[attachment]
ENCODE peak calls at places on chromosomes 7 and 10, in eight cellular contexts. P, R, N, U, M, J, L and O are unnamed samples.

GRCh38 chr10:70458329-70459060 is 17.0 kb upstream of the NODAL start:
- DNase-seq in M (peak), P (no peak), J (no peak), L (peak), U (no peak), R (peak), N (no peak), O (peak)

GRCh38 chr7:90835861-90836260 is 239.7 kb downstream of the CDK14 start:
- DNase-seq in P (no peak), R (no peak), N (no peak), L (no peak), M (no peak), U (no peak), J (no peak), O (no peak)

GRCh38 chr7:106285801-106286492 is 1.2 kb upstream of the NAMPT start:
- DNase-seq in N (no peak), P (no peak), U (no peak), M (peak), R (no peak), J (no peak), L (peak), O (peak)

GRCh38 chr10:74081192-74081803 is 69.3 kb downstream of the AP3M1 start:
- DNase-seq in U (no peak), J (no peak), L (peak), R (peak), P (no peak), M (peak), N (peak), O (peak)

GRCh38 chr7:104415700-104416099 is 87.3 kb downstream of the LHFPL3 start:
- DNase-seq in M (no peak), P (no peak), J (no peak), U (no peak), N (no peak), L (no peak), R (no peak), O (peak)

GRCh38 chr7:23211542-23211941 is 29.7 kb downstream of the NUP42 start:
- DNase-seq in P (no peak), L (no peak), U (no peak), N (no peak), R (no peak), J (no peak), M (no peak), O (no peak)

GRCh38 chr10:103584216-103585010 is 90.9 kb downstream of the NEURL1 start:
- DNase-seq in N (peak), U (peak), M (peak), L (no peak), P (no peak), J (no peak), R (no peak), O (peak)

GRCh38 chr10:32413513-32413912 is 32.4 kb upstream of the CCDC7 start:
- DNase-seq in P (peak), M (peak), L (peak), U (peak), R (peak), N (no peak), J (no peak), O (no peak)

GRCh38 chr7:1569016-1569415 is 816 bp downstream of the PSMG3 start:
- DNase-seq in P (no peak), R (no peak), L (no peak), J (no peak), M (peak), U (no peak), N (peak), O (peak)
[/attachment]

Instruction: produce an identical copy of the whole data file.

ENCODE peak calls at places on chromosomes 7 and 10, in eight cellular contexts. P, R, N, U, M, J, L and O are unnamed samples.

GRCh38 chr10:70458329-70459060 is 17.0 kb upstream of the NODAL start:
- DNase-seq in M (peak), P (no peak), J (no peak), L (peak), U (no peak), R (peak), N (no peak), O (peak)

GRCh38 chr7:90835861-90836260 is 239.7 kb downstream of the CDK14 start:
- DNase-seq in P (no peak), R (no peak), N (no peak), L (no peak), M (no peak), U (no peak), J (no peak), O (no peak)

GRCh38 chr7:106285801-106286492 is 1.2 kb upstream of the NAMPT start:
- DNase-seq in N (no peak), P (no peak), U (no peak), M (peak), R (no peak), J (no peak), L (peak), O (peak)

GRCh38 chr10:74081192-74081803 is 69.3 kb downstream of the AP3M1 start:
- DNase-seq in U (no peak), J (no peak), L (peak), R (peak), P (no peak), M (peak), N (peak), O (peak)

GRCh38 chr7:104415700-104416099 is 87.3 kb downstream of the LHFPL3 start:
- DNase-seq in M (no peak), P (no peak), J (no peak), U (no peak), N (no peak), L (no peak), R (no peak), O (peak)

GRCh38 chr7:23211542-23211941 is 29.7 kb downstream of the NUP42 start:
- DNase-seq in P (no peak), L (no peak), U (no peak), N (no peak), R (no peak), J (no peak), M (no peak), O (no peak)

GRCh38 chr10:103584216-103585010 is 90.9 kb downstream of the NEURL1 start:
- DNase-seq in N (peak), U (peak), M (peak), L (no peak), P (no peak), J (no peak), R (no peak), O (peak)

GRCh38 chr10:32413513-32413912 is 32.4 kb upstream of the CCDC7 start:
- DNase-seq in P (peak), M (peak), L (peak), U (peak), R (peak), N (no peak), J (no peak), O (no peak)

GRCh38 chr7:1569016-1569415 is 816 bp downstream of the PSMG3 start:
- DNase-seq in P (no peak), R (no peak), L (no peak), J (no peak), M (peak), U (no peak), N (peak), O (peak)